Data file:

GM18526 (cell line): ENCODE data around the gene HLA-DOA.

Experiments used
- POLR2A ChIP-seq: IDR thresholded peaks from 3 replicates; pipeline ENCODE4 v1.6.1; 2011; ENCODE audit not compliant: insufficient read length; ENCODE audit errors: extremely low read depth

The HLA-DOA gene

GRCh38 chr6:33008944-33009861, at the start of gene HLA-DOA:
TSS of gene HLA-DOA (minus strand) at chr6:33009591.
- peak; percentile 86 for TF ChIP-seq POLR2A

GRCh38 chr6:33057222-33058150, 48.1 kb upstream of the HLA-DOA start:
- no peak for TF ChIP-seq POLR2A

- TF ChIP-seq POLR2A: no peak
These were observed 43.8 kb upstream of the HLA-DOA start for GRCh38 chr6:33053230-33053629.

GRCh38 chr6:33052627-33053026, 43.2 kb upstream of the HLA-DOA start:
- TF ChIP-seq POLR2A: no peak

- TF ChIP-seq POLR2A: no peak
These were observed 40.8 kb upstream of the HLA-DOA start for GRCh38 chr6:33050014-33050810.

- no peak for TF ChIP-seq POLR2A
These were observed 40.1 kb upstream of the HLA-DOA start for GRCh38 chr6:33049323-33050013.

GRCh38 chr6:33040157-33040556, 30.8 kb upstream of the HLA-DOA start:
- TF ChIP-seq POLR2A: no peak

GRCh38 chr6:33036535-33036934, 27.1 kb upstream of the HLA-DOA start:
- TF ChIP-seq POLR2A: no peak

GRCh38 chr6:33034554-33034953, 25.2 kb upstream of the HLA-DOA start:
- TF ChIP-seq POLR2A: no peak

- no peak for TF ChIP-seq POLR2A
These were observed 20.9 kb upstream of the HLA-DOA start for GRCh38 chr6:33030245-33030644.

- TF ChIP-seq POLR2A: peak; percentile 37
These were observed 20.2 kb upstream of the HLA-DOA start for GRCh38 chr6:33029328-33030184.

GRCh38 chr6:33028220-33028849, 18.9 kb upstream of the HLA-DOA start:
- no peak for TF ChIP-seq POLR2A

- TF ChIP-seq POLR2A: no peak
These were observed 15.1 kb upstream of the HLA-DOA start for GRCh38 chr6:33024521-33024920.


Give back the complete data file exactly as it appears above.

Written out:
GM18526 (cell line): ENCODE data around the gene HLA-DOA.

Experiments used
- POLR2A ChIP-seq: IDR thresholded peaks from 3 replicates; pipeline ENCODE4 v1.6.1; 2011; ENCODE audit not compliant: insufficient read length; ENCODE audit errors: extremely low read depth

The HLA-DOA gene

GRCh38 chr6:33008944-33009861, at the start of gene HLA-DOA:
TSS of gene HLA-DOA (minus strand) at chr6:33009591.
- peak; percentile 86 for TF ChIP-seq POLR2A

GRCh38 chr6:33057222-33058150, 48.1 kb upstream of the HLA-DOA start:
- no peak for TF ChIP-seq POLR2A

- TF ChIP-seq POLR2A: no peak
These were observed 43.8 kb upstream of the HLA-DOA start for GRCh38 chr6:33053230-33053629.

GRCh38 chr6:33052627-33053026, 43.2 kb upstream of the HLA-DOA start:
- TF ChIP-seq POLR2A: no peak

- TF ChIP-seq POLR2A: no peak
These were observed 40.8 kb upstream of the HLA-DOA start for GRCh38 chr6:33050014-33050810.

- no peak for TF ChIP-seq POLR2A
These were observed 40.1 kb upstream of the HLA-DOA start for GRCh38 chr6:33049323-33050013.

GRCh38 chr6:33040157-33040556, 30.8 kb upstream of the HLA-DOA start:
- TF ChIP-seq POLR2A: no peak

GRCh38 chr6:33036535-33036934, 27.1 kb upstream of the HLA-DOA start:
- TF ChIP-seq POLR2A: no peak

GRCh38 chr6:33034554-33034953, 25.2 kb upstream of the HLA-DOA start:
- TF ChIP-seq POLR2A: no peak

- no peak for TF ChIP-seq POLR2A
These were observed 20.9 kb upstream of the HLA-DOA start for GRCh38 chr6:33030245-33030644.

- TF ChIP-seq POLR2A: peak; percentile 37
These were observed 20.2 kb upstream of the HLA-DOA start for GRCh38 chr6:33029328-33030184.

GRCh38 chr6:33028220-33028849, 18.9 kb upstream of the HLA-DOA start:
- no peak for TF ChIP-seq POLR2A

- TF ChIP-seq POLR2A: no peak
These were observed 15.1 kb upstream of the HLA-DOA start for GRCh38 chr6:33024521-33024920.